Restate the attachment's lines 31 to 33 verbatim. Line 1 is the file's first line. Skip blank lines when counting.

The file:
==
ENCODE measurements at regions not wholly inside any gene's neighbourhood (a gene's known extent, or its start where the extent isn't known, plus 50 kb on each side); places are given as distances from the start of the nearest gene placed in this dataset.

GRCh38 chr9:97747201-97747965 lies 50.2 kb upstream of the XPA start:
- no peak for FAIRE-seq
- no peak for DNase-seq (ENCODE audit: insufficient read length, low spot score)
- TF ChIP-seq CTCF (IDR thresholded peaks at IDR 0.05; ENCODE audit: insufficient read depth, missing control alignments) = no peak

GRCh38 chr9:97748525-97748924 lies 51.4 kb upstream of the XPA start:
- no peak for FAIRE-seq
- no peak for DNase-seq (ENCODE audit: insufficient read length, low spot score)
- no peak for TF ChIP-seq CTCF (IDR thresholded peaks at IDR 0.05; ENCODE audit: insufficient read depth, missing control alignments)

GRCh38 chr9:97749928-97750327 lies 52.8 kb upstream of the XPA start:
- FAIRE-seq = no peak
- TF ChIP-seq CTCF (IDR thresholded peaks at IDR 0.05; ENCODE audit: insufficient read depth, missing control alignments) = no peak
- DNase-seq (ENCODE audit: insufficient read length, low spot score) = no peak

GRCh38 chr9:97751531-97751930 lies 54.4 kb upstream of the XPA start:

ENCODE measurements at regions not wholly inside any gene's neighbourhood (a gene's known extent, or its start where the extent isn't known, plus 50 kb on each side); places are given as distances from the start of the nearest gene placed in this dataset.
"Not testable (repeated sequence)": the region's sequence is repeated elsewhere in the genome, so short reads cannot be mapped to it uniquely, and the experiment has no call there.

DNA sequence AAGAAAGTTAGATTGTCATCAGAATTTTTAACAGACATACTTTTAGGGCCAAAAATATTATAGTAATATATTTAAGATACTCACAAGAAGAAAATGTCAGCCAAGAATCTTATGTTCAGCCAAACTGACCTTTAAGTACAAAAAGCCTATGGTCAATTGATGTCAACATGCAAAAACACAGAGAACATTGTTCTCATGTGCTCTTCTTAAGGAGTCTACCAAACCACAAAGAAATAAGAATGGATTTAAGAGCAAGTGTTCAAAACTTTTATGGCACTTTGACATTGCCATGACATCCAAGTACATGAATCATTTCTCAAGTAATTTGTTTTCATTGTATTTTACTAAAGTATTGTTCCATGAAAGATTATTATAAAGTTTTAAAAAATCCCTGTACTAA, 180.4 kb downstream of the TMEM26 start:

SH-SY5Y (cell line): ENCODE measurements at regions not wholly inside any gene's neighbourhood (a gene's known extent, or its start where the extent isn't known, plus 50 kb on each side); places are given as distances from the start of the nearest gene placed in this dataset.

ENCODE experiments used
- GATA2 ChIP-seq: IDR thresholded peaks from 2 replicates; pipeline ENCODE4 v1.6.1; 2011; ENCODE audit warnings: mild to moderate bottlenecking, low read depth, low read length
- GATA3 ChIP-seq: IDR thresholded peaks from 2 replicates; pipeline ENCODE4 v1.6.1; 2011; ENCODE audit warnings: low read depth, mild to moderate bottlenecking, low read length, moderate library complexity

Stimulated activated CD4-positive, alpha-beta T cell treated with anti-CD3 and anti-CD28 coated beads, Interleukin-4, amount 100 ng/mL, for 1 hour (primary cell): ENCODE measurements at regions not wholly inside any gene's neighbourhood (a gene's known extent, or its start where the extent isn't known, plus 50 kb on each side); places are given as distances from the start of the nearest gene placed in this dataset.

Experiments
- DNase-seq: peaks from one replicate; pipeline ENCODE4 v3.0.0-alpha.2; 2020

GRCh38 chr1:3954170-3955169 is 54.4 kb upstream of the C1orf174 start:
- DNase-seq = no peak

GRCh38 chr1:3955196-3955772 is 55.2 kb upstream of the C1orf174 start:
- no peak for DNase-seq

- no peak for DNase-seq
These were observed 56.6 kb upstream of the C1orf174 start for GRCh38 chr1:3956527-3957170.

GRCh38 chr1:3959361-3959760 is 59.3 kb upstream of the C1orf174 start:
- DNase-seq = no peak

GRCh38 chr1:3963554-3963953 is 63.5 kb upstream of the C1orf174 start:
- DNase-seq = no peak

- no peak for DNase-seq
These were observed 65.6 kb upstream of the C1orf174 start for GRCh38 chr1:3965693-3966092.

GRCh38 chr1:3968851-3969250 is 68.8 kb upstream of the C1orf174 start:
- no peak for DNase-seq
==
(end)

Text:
GRCh38 chr1:3959361-3959760 is 59.3 kb upstream of the C1orf174 start:
- DNase-seq = no peak

GRCh38 chr1:3963554-3963953 is 63.5 kb upstream of the C1orf174 start: